Never giving praise
When an employee does something remarkable, ensure you recognise their efforts. Often, a simple thank you on a job well done can go a long way. In our recent surveys, when employees were asked what would make them feel more valued in the workplace, 48% of employees said a simple ‘thank you’ would suffice. 72% of employees also stated that they would work harder if they were appreciated. It is important to say thanks in a timely manner, and to reward when an employee goes above and beyond. Again, looking at Maslow’s hierarchy of needs, being paid is not thanks, it’s a basic need. In order for employees to reach their full potential, it’s also important that their ‘esteem’ needs are met – where they feel a sense of accomplishment.
Not providing support, training or opportunity
Employees should always feel that they have the full support of their employer. Almost every employee wants to progress in their career, so it’s important that they are given the opportunity to do so and are given adequate support and training. Studies indicate that employees need and want more training. A study by the Middlesex University for Work Based Learning said that 74% of respondents felt that they weren’t achieving their full potential at work due to lack of development opportunities. Take the time to understand each employee’s long term goals and consider how you can help them achieve these goals. When tasks are set, also ensure you a take the time to clearly outline what needs to be done and how to do it. Ensure you make yourself available for questions. If an employee does not know what they are supposed to do, very often it’s because it hasn’t been explained to them properly. Never criticize an employee for asking too many questions or asking for support and training.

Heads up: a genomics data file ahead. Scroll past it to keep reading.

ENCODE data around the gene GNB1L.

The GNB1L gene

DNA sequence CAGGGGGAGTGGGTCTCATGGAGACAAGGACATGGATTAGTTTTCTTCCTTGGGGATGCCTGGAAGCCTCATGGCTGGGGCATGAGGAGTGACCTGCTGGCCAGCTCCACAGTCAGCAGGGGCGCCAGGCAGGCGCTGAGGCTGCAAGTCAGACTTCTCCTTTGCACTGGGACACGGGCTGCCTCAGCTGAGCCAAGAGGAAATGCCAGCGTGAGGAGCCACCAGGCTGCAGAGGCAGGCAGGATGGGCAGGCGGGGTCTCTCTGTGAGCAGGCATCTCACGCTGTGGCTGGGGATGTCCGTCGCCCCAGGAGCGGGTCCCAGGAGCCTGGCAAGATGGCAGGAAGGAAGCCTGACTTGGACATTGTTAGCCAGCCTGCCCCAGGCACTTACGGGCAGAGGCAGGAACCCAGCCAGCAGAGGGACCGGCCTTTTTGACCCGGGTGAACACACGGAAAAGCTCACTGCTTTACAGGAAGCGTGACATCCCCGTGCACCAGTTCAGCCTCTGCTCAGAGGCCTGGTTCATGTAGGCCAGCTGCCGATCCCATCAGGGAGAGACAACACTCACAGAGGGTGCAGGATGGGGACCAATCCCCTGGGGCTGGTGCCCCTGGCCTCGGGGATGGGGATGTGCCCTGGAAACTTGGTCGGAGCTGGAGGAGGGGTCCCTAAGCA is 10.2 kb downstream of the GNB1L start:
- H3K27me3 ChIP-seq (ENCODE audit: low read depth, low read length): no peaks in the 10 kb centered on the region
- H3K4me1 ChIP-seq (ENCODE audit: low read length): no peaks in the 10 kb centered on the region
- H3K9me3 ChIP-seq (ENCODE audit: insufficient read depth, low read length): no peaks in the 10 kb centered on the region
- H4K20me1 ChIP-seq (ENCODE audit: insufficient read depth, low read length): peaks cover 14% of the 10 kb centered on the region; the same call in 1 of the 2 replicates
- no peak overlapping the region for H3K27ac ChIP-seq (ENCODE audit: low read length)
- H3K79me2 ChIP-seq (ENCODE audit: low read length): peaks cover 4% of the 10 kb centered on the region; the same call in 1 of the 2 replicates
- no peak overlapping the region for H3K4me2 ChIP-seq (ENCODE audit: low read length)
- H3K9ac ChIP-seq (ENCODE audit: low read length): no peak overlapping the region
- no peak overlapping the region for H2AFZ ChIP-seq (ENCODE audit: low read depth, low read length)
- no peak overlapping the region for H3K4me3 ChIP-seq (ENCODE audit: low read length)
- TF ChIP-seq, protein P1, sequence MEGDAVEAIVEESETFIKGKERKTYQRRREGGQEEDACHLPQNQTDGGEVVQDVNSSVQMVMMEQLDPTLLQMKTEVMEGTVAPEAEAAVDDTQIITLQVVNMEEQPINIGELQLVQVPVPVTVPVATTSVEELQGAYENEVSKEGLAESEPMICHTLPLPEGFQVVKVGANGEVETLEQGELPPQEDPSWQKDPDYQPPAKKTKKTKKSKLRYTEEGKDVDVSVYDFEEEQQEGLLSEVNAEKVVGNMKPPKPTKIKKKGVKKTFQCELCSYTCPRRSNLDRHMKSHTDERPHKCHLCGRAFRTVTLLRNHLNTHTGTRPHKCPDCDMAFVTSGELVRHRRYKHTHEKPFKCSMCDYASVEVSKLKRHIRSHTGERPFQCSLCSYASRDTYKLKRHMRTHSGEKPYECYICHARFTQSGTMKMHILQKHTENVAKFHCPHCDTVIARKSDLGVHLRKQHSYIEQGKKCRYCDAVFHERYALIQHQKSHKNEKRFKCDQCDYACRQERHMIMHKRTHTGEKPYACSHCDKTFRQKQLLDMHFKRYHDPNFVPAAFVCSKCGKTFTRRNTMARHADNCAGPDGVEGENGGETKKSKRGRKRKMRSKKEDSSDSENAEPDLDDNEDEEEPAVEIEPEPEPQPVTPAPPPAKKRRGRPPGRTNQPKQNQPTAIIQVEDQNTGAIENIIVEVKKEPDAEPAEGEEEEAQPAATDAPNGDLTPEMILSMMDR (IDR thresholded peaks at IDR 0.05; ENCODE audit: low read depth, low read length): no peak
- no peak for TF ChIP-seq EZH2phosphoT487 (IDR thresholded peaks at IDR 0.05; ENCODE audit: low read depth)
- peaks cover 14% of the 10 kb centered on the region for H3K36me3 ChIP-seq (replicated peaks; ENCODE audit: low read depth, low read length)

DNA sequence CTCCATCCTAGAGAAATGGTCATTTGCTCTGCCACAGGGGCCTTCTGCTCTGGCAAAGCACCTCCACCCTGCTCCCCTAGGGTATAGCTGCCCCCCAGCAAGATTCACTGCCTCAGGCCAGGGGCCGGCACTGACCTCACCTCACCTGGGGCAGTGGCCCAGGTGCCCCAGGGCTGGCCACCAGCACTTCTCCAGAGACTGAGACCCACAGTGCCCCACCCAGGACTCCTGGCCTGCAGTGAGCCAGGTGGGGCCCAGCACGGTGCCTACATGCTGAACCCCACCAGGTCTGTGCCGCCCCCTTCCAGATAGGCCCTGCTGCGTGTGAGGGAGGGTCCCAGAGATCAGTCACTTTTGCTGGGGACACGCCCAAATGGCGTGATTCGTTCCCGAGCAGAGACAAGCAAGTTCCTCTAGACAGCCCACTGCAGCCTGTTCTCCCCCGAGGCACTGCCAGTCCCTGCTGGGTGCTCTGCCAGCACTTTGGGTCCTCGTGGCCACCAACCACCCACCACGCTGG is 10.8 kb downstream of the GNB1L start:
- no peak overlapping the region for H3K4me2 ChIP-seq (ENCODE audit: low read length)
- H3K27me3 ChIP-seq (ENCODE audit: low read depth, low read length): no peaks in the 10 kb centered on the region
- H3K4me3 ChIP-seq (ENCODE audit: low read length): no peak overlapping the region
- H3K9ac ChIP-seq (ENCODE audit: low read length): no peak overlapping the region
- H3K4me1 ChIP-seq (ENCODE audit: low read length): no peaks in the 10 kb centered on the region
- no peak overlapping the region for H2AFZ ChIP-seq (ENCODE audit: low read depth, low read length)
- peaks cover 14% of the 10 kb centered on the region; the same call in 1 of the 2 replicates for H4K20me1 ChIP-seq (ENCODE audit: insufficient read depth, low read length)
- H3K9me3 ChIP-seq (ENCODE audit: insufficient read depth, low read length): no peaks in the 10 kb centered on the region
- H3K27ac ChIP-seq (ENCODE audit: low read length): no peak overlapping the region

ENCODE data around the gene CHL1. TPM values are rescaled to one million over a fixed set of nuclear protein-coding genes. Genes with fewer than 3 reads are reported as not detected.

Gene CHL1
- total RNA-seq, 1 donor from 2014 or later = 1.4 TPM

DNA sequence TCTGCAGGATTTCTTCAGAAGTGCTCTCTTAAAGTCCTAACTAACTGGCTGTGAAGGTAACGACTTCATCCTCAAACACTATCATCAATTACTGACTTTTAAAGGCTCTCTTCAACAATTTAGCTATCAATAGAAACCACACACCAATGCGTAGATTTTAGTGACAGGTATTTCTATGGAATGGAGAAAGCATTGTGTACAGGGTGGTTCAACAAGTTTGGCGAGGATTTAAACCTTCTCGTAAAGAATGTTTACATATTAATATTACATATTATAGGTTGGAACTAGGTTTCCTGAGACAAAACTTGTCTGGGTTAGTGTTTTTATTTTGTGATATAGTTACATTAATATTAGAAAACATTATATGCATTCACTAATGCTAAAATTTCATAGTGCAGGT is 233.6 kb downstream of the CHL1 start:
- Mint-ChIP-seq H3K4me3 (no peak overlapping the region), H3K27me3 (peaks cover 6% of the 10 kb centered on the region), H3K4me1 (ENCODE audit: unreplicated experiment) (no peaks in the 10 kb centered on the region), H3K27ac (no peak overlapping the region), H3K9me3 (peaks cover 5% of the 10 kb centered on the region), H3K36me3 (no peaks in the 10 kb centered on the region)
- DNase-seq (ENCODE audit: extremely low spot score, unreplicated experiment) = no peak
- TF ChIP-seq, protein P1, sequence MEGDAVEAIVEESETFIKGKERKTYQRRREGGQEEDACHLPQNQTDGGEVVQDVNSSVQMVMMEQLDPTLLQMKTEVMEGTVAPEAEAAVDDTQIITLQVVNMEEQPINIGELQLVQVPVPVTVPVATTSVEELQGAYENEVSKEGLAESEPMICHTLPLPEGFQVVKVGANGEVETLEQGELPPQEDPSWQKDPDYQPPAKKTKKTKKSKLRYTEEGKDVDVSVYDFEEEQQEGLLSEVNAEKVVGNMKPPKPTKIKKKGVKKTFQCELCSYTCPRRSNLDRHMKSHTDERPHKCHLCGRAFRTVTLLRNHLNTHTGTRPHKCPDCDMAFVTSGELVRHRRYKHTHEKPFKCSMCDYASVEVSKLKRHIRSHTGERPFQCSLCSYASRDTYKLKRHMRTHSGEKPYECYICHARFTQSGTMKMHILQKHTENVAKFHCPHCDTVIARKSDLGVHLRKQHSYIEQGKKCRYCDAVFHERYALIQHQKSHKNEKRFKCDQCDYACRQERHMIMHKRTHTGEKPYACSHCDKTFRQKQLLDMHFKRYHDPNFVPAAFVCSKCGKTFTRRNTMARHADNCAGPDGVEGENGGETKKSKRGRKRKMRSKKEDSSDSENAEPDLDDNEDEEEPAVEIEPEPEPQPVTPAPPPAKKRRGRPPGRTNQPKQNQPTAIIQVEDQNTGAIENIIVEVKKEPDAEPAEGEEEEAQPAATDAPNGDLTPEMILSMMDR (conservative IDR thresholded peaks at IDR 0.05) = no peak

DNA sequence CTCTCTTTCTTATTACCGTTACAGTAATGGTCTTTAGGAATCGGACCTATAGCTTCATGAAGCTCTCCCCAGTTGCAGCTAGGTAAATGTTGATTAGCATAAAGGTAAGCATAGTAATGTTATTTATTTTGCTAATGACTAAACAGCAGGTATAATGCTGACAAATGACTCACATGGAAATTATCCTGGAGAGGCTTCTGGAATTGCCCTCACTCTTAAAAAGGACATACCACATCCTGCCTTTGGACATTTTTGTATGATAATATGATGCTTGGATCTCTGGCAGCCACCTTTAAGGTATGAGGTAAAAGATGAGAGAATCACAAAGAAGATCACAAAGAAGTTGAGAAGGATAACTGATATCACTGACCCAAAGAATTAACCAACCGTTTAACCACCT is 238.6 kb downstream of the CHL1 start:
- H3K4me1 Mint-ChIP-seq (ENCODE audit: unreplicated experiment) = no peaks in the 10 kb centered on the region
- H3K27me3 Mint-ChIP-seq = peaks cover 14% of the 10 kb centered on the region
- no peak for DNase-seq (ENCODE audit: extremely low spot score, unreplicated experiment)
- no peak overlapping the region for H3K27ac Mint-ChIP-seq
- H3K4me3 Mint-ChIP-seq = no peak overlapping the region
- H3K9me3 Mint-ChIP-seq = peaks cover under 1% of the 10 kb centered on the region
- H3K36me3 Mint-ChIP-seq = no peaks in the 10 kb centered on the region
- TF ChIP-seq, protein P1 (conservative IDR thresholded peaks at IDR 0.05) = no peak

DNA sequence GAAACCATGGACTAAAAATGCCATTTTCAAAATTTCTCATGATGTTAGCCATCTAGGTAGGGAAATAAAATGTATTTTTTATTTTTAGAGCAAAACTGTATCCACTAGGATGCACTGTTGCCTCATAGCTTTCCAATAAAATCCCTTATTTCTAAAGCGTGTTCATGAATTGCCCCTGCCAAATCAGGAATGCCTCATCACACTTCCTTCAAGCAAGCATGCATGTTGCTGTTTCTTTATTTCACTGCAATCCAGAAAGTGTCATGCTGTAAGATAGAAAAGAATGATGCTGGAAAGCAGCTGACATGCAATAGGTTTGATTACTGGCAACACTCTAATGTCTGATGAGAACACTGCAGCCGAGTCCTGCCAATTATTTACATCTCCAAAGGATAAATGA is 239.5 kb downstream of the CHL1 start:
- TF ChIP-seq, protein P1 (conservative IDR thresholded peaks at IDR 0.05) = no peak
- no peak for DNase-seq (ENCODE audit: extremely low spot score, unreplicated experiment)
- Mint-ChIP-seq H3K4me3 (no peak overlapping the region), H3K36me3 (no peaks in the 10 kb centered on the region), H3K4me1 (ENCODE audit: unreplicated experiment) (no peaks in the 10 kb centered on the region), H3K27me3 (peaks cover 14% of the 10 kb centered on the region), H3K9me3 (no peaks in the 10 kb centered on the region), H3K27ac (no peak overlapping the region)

Considering the fact that employee turnover costs companies £42bn nationwide, every year, according to PwC, it is vital to look after your company’s most important asset. Victor Lipman, ex-manager and Forbes contributor states that ‘People leave managers, not companies’. This is supported the facts. Gallup surveys of of engagement find that between 60-70% of a 350,000 person study are ‘disengaged’ and it is management that bears the brunt of the loss in motivation.
From the statistics, we can see that we need to care for our staff now more than ever. Praise doesn’t have to come in the form of hefty financial rewards. It can be as a simple ‘Thank you’ and letting them know that the company has their best interests at heart.
If you are a manager and are looking to motivate your employees through a rewards and recognition scheme, Each Person is a fantastic way of doing just that. Look at our website for extra details.